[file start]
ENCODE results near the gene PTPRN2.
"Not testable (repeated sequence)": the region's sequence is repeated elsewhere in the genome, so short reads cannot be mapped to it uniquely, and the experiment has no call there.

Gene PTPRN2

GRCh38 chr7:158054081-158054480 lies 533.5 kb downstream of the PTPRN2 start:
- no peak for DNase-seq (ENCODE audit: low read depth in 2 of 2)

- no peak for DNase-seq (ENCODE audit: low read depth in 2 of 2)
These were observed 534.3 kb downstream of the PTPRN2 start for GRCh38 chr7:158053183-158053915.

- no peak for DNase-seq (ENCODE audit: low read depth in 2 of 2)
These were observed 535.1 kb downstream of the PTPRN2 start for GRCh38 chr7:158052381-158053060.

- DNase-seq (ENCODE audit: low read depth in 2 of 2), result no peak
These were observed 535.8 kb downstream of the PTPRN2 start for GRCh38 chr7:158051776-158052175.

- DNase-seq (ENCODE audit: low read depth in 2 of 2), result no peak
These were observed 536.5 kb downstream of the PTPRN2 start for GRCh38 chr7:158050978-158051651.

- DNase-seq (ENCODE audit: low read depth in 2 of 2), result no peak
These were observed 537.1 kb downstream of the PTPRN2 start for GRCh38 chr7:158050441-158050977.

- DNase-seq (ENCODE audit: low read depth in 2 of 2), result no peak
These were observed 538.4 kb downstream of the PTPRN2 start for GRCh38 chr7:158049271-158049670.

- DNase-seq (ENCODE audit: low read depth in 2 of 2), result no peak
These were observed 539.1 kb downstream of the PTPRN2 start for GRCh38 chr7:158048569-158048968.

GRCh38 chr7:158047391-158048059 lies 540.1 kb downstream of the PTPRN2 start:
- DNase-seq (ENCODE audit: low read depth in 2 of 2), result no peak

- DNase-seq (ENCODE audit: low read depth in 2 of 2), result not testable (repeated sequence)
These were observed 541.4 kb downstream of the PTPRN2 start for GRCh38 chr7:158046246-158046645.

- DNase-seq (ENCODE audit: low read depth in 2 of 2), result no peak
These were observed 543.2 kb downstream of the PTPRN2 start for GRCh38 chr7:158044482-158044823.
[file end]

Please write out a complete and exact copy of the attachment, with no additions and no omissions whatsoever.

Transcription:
ENCODE results near the gene PTPRN2.
"Not testable (repeated sequence)": the region's sequence is repeated elsewhere in the genome, so short reads cannot be mapped to it uniquely, and the experiment has no call there.

Gene PTPRN2

GRCh38 chr7:158054081-158054480 lies 533.5 kb downstream of the PTPRN2 start:
- no peak for DNase-seq (ENCODE audit: low read depth in 2 of 2)

- no peak for DNase-seq (ENCODE audit: low read depth in 2 of 2)
These were observed 534.3 kb downstream of the PTPRN2 start for GRCh38 chr7:158053183-158053915.

- no peak for DNase-seq (ENCODE audit: low read depth in 2 of 2)
These were observed 535.1 kb downstream of the PTPRN2 start for GRCh38 chr7:158052381-158053060.

- DNase-seq (ENCODE audit: low read depth in 2 of 2), result no peak
These were observed 535.8 kb downstream of the PTPRN2 start for GRCh38 chr7:158051776-158052175.

- DNase-seq (ENCODE audit: low read depth in 2 of 2), result no peak
These were observed 536.5 kb downstream of the PTPRN2 start for GRCh38 chr7:158050978-158051651.

- DNase-seq (ENCODE audit: low read depth in 2 of 2), result no peak
These were observed 537.1 kb downstream of the PTPRN2 start for GRCh38 chr7:158050441-158050977.

- DNase-seq (ENCODE audit: low read depth in 2 of 2), result no peak
These were observed 538.4 kb downstream of the PTPRN2 start for GRCh38 chr7:158049271-158049670.

- DNase-seq (ENCODE audit: low read depth in 2 of 2), result no peak
These were observed 539.1 kb downstream of the PTPRN2 start for GRCh38 chr7:158048569-158048968.

GRCh38 chr7:158047391-158048059 lies 540.1 kb downstream of the PTPRN2 start:
- DNase-seq (ENCODE audit: low read depth in 2 of 2), result no peak

- DNase-seq (ENCODE audit: low read depth in 2 of 2), result not testable (repeated sequence)
These were observed 541.4 kb downstream of the PTPRN2 start for GRCh38 chr7:158046246-158046645.

- DNase-seq (ENCODE audit: low read depth in 2 of 2), result no peak
These were observed 543.2 kb downstream of the PTPRN2 start for GRCh38 chr7:158044482-158044823.